Wines of Abruzzo: Montepulciano d'Abruzzo, Trebbiano d'Abruzzo & Cerasuolo

A view of Abruzzo vineyards.

Wines of Abruzzo: Montepulciano d’Abruzzo, Trebbiano d’Abruzzo & Cerasuolo

Where a rugged terrain meets vast expanses of grape and olive, magnificent wines are sure to abound. Abruzzo bears some of the most easy drinking wines to come from Italy. Excellent for pairing with food, you will rarely find an Abruzzo vintage that is over 12% alcohol. The region’s signature wines, Montepulciano d’Abruzzo, Trebbiano d’Abruzzo and Cerasuolo, are easy compliments to Abruzzese cuisine, namely its wide array of rich pasta dishes, artisanal cheeses and roasted game.

Bottles of Montepulciano d'Abruzzo.

Montepulciano d'Abruzzo. Courtesy of

Montepulciano d’Abruzzo

The pinnacle of Abruzzo winemaking, Montepulciano d’Abruzzo is the region’s most well known and internationally celebrated wine. While the famous Vino Nobile di Montepulciano from Tuscany derives its name from the town where the wine is produced, Montepulciano d’Abruzzo derives its names from the actual Montepulciano grape variety that is indigenous to the Peligna Valley and encompasses the provinces of Chieti, Pescara, Teramo and L’Aquila. The grapes are traditionally harvested in mid-October and for the vintage to obtain DOC status it must contain at least 85% Montepulciano d’Abruzzo grape, with some vintages allowed to contain small amounts of Sangiovese grapes from Tuscany. The most prestigious production of Montepulciano d’Abruzzo comes from the hills known as the “Colline Teramane” surrounding the town of Teramo. The vintages of this wine producing zone were honored with a separate DOCG status in 2003, which stipulates that the wines must contain a  minimum of 90% Montepulciano d’Abruzzo grape and be aged for three years instead of the standard two year process for other Montepulciano vintages. The wine is characterized by a deep purple and cherry color and exudes notes of spice and red fruit, such as red currants and wild cherry. The intense red fruit taste, although long lasting, demonstrates a lower acidity level than most other Italian red wines.

Trebbiano d’Abruzzo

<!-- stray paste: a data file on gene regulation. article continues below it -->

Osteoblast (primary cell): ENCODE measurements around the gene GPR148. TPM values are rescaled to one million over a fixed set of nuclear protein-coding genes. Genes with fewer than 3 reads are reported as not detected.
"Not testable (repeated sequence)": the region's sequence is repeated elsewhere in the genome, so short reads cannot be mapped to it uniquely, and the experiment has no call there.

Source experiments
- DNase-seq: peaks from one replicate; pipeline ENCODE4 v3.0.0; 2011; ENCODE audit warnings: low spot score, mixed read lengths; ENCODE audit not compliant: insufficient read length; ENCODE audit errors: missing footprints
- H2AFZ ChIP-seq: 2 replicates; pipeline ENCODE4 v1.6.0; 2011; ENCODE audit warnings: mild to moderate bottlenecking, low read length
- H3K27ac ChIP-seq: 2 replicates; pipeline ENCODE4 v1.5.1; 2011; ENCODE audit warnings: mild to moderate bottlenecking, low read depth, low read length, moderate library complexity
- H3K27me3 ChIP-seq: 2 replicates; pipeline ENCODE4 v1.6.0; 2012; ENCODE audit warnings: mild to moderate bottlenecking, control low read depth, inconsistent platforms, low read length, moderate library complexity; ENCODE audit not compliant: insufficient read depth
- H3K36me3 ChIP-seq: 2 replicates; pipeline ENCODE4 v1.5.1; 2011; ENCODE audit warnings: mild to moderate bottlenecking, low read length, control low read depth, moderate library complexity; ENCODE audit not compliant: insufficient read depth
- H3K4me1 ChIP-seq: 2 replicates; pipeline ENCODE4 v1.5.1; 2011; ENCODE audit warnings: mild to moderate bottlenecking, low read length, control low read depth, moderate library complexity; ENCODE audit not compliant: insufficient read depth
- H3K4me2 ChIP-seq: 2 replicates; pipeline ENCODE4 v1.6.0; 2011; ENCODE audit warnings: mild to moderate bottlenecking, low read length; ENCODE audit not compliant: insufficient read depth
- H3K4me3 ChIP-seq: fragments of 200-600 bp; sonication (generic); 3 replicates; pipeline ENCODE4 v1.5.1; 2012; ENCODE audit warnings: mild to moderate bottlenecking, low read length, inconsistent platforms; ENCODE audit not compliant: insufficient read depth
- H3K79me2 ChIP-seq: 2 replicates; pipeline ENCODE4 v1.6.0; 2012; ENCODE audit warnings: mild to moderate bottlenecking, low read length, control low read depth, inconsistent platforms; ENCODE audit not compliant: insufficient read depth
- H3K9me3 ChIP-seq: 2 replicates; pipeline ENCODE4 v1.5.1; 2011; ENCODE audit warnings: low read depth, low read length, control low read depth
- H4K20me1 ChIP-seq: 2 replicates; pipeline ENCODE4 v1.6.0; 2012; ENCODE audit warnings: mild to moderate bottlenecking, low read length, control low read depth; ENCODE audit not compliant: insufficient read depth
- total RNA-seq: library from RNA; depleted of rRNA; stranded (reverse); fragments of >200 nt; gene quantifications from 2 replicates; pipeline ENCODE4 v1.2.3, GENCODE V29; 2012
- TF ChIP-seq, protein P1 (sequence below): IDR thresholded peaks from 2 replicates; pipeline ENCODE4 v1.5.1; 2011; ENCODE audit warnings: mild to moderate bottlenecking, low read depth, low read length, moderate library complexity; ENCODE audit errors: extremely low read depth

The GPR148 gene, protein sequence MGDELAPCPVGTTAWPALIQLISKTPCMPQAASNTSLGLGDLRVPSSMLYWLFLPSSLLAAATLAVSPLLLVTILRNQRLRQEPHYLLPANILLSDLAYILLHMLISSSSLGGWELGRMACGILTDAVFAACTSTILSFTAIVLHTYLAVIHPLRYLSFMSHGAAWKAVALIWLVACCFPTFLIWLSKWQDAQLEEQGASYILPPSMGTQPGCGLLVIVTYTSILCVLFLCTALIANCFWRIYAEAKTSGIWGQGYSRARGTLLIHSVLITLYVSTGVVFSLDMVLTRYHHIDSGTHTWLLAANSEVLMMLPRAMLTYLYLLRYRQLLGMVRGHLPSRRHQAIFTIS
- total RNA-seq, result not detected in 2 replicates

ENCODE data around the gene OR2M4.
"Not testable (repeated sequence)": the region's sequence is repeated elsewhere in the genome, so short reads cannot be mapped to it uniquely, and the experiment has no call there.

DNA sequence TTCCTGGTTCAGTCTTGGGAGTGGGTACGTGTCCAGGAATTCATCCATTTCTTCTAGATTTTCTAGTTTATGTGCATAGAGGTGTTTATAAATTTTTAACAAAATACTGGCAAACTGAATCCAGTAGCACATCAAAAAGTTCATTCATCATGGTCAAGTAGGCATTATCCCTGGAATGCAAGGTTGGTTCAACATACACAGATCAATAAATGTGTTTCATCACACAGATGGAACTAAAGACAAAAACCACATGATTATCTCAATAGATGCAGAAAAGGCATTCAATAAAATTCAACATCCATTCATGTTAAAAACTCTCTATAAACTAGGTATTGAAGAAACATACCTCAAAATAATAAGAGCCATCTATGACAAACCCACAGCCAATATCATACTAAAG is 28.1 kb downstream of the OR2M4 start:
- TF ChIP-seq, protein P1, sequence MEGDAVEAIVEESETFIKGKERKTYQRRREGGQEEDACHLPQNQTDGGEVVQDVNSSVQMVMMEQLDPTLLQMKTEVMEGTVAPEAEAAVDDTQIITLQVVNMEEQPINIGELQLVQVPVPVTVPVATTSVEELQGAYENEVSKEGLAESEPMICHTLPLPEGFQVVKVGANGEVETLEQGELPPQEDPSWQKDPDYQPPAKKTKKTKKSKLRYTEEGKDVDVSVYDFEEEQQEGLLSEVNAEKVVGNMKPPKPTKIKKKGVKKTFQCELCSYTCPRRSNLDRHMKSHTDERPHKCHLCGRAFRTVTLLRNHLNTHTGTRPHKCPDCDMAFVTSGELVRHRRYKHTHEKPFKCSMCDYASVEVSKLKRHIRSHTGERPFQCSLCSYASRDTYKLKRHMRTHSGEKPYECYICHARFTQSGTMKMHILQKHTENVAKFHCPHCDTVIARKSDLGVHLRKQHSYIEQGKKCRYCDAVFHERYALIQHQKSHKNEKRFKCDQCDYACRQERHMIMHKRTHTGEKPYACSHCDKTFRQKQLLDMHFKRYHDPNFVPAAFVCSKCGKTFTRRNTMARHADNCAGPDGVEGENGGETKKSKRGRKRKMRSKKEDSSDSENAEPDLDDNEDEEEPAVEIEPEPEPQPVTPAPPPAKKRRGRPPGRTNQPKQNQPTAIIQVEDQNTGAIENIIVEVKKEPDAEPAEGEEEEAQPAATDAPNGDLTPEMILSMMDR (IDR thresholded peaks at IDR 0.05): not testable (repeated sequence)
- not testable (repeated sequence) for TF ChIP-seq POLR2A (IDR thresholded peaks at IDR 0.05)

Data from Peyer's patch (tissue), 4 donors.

A bottle of Trebbiano d'Abruzzo from Cantina Senesi.

Trebbiano d'Abruzzo. Courtesy of Cantina Senesi.

An antique wine that dates back to the 16th century, Trebbiano d’Abruzzo derives its name from the Trebulanum grape. The wine is traditionally produced from a mix of Trebbiano d’Abruzzo grapes along with a cousin varietal, the Trebbiano grape of Tuscany. Trebbiano d’Abruzzo is a DOC wine that contains at least 85% Trebbiano d’Abruzzo grape, is harvested from the end of September into mid-October, and is most typically imbibed young, which usually means within two years of its bottling. The flavor of the wine is dry with a subtle almond finish, exuding a vibrant yet soft floral and fruit bouquet and showcasing a pale yellow straw color.


A deliciously fresh and light wine produced from the Montepulciano d’Abruzzo grape, the vinification process for Cerasuolo limits the fermentation of the grape skins to either just a few hours or none at all, resulting in the wine’s characteristic blush hue. Harvested in the second half of October, Cerasuolo is normally served chilled and features a subtle grape must bouquet complimented by intense flavors of cherry or red currant. The wine exhibits a dry, velvety finish and a slight almond aftertaste. Cerasuolo is delicious served with fish, white meats, pasta dishes, antipasti containing cured meats and cheeses.

About the author

Dejou Marano is Co-Founder of CountryBred and Founding Editor of The Bred Blog. Splitting her time between Los Angeles and Europe, Dejou seeks to bring the imagination and wonder of Europe to all travelers through her never-ending pursuit of undiscovered cultural gems and experiences, which she shares through her travel writing.

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